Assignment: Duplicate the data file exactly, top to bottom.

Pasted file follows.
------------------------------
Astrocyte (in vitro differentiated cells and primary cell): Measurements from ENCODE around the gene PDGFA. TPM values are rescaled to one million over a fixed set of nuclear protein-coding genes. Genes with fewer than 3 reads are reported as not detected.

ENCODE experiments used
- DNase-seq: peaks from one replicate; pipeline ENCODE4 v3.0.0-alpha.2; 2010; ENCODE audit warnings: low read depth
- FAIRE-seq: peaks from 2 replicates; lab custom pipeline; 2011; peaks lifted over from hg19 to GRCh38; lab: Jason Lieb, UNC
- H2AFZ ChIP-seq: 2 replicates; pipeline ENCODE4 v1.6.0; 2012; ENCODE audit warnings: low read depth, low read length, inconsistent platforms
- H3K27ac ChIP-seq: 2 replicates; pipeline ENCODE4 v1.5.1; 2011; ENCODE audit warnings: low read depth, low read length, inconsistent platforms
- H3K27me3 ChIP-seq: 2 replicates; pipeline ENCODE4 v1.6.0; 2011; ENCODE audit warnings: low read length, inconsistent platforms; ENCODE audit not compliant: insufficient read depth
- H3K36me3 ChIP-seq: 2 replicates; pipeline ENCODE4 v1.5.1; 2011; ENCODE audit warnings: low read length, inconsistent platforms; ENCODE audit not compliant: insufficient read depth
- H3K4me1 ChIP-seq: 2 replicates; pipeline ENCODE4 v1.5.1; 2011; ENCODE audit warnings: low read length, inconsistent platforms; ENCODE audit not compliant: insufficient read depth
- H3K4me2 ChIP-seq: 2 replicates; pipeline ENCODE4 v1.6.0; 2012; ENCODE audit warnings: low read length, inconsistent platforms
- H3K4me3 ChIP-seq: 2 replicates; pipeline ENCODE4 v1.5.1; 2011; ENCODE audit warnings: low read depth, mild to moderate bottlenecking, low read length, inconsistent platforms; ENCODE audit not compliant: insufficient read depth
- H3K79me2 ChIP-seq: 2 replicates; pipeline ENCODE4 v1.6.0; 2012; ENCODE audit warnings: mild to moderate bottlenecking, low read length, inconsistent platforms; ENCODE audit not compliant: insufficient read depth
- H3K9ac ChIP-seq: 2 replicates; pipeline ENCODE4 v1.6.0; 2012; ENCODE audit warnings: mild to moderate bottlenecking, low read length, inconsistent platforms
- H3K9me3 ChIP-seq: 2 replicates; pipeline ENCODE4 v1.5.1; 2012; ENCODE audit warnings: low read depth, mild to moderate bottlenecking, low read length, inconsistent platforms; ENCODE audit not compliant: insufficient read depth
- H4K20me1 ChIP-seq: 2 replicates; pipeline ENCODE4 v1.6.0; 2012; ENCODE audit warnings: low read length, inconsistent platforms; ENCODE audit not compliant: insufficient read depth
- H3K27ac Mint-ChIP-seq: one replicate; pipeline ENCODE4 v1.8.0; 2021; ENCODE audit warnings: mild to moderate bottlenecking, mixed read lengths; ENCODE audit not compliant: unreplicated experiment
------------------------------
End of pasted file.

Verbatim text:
Astrocyte (in vitro differentiated cells and primary cell): Measurements from ENCODE around the gene PDGFA. TPM values are rescaled to one million over a fixed set of nuclear protein-coding genes. Genes with fewer than 3 reads are reported as not detected.

ENCODE experiments used
- DNase-seq: peaks from one replicate; pipeline ENCODE4 v3.0.0-alpha.2; 2010; ENCODE audit warnings: low read depth
- FAIRE-seq: peaks from 2 replicates; lab custom pipeline; 2011; peaks lifted over from hg19 to GRCh38; lab: Jason Lieb, UNC
- H2AFZ ChIP-seq: 2 replicates; pipeline ENCODE4 v1.6.0; 2012; ENCODE audit warnings: low read depth, low read length, inconsistent platforms
- H3K27ac ChIP-seq: 2 replicates; pipeline ENCODE4 v1.5.1; 2011; ENCODE audit warnings: low read depth, low read length, inconsistent platforms
- H3K27me3 ChIP-seq: 2 replicates; pipeline ENCODE4 v1.6.0; 2011; ENCODE audit warnings: low read length, inconsistent platforms; ENCODE audit not compliant: insufficient read depth
- H3K36me3 ChIP-seq: 2 replicates; pipeline ENCODE4 v1.5.1; 2011; ENCODE audit warnings: low read length, inconsistent platforms; ENCODE audit not compliant: insufficient read depth
- H3K4me1 ChIP-seq: 2 replicates; pipeline ENCODE4 v1.5.1; 2011; ENCODE audit warnings: low read length, inconsistent platforms; ENCODE audit not compliant: insufficient read depth
- H3K4me2 ChIP-seq: 2 replicates; pipeline ENCODE4 v1.6.0; 2012; ENCODE audit warnings: low read length, inconsistent platforms
- H3K4me3 ChIP-seq: 2 replicates; pipeline ENCODE4 v1.5.1; 2011; ENCODE audit warnings: low read depth, mild to moderate bottlenecking, low read length, inconsistent platforms; ENCODE audit not compliant: insufficient read depth
- H3K79me2 ChIP-seq: 2 replicates; pipeline ENCODE4 v1.6.0; 2012; ENCODE audit warnings: mild to moderate bottlenecking, low read length, inconsistent platforms; ENCODE audit not compliant: insufficient read depth
- H3K9ac ChIP-seq: 2 replicates; pipeline ENCODE4 v1.6.0; 2012; ENCODE audit warnings: mild to moderate bottlenecking, low read length, inconsistent platforms
- H3K9me3 ChIP-seq: 2 replicates; pipeline ENCODE4 v1.5.1; 2012; ENCODE audit warnings: low read depth, mild to moderate bottlenecking, low read length, inconsistent platforms; ENCODE audit not compliant: insufficient read depth
- H4K20me1 ChIP-seq: 2 replicates; pipeline ENCODE4 v1.6.0; 2012; ENCODE audit warnings: low read length, inconsistent platforms; ENCODE audit not compliant: insufficient read depth
- H3K27ac Mint-ChIP-seq: one replicate; pipeline ENCODE4 v1.8.0; 2021; ENCODE audit warnings: mild to moderate bottlenecking, mixed read lengths; ENCODE audit not compliant: unreplicated experiment